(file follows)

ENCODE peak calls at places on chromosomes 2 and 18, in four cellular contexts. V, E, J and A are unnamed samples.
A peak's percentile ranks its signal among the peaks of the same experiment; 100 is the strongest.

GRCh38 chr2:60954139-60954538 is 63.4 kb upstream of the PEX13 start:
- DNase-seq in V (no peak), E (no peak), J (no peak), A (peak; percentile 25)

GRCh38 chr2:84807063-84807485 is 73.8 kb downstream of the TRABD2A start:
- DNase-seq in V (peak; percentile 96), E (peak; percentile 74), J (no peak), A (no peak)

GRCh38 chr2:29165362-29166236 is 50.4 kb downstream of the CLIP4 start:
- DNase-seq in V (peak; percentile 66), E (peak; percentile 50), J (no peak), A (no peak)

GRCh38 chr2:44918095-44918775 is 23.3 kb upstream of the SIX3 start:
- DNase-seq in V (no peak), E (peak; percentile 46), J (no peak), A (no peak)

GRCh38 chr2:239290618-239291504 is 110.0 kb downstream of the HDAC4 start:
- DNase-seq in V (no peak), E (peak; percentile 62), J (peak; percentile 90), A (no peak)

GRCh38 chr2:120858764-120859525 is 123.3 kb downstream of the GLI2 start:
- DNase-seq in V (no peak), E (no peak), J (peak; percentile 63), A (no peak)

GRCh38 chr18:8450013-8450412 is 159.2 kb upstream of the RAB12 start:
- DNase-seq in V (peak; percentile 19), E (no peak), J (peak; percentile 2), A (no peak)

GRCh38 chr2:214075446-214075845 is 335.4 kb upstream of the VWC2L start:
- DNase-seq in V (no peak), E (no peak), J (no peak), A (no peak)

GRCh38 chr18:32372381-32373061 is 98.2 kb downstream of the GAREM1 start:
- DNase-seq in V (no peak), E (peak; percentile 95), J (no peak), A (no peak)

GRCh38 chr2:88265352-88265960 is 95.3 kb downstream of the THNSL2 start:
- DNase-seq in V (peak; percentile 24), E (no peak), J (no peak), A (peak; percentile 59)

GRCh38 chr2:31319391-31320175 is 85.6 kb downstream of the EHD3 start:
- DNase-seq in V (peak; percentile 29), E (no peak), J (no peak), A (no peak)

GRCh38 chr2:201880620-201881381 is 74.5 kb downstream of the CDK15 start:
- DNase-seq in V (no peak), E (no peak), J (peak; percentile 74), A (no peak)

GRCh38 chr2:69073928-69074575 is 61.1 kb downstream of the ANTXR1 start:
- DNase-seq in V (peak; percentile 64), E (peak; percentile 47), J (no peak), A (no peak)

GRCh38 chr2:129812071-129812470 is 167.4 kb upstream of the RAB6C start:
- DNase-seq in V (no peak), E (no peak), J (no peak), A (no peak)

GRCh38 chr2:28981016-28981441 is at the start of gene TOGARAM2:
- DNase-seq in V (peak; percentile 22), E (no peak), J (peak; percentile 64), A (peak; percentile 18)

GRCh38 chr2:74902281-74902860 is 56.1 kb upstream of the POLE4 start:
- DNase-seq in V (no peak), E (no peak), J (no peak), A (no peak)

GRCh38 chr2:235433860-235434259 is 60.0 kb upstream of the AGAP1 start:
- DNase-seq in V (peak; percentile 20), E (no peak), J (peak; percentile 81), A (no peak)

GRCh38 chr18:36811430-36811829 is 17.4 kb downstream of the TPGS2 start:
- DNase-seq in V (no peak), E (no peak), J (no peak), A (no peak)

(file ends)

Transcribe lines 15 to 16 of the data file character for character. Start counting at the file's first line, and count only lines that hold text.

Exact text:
GRCh38 chr18:8450013-8450412 is 159.2 kb upstream of the RAB12 start:
- DNase-seq in V (peak; percentile 19), E (no peak), J (peak; percentile 2), A (no peak)